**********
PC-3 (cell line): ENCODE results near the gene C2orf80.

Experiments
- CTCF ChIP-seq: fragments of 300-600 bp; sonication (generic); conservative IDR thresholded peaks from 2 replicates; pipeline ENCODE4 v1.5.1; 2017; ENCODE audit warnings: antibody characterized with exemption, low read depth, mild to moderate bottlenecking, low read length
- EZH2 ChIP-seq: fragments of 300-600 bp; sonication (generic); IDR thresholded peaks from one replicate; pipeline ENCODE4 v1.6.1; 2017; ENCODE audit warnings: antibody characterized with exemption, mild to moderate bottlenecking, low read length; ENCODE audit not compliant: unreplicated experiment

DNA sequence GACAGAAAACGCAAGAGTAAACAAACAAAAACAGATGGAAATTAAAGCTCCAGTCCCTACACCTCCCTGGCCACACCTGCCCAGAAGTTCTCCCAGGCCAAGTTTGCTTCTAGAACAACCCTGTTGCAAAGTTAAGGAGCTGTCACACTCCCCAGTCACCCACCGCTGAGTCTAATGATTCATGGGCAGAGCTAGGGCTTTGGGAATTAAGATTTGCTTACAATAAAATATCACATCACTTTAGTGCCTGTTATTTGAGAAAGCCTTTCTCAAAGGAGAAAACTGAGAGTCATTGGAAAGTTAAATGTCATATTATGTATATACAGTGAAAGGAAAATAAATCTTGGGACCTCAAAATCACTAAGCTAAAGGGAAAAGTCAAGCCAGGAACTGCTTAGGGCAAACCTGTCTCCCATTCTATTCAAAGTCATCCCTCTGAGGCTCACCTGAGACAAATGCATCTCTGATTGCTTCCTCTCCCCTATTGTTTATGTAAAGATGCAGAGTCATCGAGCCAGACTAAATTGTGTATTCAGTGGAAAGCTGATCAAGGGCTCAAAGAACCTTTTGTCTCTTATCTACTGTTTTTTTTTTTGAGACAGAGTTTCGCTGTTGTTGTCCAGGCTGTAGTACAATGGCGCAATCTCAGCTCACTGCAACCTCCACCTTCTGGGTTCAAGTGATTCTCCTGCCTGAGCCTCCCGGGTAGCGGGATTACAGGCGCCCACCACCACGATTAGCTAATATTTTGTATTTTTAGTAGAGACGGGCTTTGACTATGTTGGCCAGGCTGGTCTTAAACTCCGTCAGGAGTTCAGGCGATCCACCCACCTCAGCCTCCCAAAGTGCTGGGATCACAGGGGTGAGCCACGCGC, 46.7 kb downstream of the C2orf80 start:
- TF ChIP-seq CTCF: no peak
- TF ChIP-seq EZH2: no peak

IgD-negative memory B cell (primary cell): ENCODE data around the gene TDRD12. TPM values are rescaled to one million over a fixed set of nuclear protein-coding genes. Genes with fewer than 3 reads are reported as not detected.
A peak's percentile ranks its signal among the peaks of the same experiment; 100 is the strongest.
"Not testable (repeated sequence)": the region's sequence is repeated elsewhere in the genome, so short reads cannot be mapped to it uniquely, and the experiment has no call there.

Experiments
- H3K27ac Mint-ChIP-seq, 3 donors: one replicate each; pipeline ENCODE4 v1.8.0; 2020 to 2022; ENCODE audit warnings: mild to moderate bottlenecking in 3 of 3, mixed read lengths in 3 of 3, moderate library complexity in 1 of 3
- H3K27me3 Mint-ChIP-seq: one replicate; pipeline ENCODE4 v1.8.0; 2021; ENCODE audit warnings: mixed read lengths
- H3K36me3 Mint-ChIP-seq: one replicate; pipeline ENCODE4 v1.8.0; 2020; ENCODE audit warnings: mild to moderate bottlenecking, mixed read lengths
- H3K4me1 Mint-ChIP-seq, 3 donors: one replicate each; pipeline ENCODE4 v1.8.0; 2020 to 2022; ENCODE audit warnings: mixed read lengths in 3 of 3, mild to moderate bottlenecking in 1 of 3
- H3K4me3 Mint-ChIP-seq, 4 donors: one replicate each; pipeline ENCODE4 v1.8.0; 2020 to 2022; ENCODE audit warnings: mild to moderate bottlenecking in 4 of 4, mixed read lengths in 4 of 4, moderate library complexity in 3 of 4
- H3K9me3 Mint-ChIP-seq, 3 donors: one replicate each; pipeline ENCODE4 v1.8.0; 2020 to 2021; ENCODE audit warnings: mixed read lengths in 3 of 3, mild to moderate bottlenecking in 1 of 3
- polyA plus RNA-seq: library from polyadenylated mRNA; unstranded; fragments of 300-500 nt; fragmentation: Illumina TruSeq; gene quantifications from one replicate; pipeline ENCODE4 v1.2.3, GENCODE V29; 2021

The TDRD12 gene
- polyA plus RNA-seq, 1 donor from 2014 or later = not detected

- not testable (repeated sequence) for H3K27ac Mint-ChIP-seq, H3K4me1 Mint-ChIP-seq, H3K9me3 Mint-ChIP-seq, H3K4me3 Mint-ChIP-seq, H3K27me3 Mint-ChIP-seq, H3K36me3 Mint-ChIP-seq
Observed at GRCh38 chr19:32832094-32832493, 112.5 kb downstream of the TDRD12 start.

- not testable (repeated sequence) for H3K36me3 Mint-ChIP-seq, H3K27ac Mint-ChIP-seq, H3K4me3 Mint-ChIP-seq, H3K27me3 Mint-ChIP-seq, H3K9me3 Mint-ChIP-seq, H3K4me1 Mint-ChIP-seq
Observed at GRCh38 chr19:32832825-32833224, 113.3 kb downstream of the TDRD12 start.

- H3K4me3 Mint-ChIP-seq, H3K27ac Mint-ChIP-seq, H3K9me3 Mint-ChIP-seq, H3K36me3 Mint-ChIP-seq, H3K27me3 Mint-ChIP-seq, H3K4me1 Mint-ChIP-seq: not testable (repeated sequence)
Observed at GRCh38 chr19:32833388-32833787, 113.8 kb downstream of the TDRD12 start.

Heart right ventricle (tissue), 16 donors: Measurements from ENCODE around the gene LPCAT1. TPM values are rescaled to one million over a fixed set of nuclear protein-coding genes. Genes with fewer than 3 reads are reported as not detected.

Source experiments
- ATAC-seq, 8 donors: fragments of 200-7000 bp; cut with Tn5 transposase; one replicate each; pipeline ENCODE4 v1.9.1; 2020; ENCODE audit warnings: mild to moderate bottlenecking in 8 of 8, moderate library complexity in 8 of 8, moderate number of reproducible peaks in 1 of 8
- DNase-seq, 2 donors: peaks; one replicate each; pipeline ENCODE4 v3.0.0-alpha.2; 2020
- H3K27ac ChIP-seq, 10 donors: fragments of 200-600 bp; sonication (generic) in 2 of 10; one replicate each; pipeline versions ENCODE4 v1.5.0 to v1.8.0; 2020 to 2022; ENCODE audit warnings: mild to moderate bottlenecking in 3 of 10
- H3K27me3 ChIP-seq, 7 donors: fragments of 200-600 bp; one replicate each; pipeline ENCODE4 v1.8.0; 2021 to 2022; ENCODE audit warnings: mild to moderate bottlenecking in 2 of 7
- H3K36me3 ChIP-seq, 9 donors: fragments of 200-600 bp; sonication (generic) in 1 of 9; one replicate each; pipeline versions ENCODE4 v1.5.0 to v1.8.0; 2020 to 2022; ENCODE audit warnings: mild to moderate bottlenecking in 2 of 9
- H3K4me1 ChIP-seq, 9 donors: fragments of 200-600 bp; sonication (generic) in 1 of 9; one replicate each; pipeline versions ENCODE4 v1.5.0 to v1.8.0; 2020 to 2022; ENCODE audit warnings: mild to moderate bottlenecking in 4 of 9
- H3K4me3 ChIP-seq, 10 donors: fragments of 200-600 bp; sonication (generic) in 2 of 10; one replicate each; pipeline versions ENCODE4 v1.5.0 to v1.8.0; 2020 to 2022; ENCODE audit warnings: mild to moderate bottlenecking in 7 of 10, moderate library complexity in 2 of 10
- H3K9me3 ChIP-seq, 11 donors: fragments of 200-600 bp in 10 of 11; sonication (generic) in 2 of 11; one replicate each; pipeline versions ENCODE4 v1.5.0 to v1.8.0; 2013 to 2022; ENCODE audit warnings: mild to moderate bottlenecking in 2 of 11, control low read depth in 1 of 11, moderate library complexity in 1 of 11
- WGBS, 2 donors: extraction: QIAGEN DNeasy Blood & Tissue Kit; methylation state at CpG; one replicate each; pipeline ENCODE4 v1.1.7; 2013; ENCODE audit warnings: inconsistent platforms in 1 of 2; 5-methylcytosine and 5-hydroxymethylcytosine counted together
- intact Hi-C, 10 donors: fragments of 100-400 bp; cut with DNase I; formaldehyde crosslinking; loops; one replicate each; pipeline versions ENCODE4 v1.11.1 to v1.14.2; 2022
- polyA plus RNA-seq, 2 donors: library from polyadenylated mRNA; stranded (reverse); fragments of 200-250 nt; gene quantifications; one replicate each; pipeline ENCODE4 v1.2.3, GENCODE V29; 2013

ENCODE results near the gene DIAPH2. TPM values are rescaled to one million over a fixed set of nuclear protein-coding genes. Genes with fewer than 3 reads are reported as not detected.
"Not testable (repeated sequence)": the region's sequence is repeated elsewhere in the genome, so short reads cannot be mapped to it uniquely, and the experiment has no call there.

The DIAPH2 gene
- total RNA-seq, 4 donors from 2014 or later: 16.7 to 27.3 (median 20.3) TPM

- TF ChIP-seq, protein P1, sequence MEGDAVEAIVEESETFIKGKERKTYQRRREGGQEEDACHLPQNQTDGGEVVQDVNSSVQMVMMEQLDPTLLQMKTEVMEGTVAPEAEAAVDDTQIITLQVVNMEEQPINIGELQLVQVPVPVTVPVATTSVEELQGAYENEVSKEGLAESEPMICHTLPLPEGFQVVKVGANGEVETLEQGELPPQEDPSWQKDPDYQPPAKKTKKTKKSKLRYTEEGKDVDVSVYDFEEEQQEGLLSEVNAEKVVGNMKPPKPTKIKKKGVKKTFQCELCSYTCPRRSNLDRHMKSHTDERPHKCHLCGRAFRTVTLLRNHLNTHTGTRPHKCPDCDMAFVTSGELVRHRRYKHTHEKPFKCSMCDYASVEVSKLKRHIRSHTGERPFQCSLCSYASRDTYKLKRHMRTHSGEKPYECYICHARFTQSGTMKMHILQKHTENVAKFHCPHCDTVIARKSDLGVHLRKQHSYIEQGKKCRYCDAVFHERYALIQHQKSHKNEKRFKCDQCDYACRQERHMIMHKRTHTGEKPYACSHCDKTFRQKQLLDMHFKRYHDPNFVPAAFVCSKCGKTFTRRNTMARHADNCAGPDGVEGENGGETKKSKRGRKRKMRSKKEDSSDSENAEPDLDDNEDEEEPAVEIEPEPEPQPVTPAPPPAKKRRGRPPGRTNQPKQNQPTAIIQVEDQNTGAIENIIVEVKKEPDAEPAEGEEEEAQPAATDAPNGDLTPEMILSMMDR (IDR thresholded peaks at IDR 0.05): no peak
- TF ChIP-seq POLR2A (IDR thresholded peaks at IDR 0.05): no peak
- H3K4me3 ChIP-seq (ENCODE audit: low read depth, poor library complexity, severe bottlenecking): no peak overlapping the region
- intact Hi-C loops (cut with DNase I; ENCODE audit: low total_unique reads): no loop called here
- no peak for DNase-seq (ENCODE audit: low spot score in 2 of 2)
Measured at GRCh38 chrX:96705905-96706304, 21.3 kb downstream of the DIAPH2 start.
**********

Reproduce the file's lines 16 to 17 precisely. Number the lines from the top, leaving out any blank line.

- H3K4me3 Mint-ChIP-seq, 4 donors: one replicate each; pipeline ENCODE4 v1.8.0; 2020 to 2022; ENCODE audit warnings: mild to moderate bottlenecking in 4 of 4, mixed read lengths in 4 of 4, moderate library complexity in 3 of 4
- H3K9me3 Mint-ChIP-seq, 3 donors: one replicate each; pipeline ENCODE4 v1.8.0; 2020 to 2021; ENCODE audit warnings: mixed read lengths in 3 of 3, mild to moderate bottlenecking in 1 of 3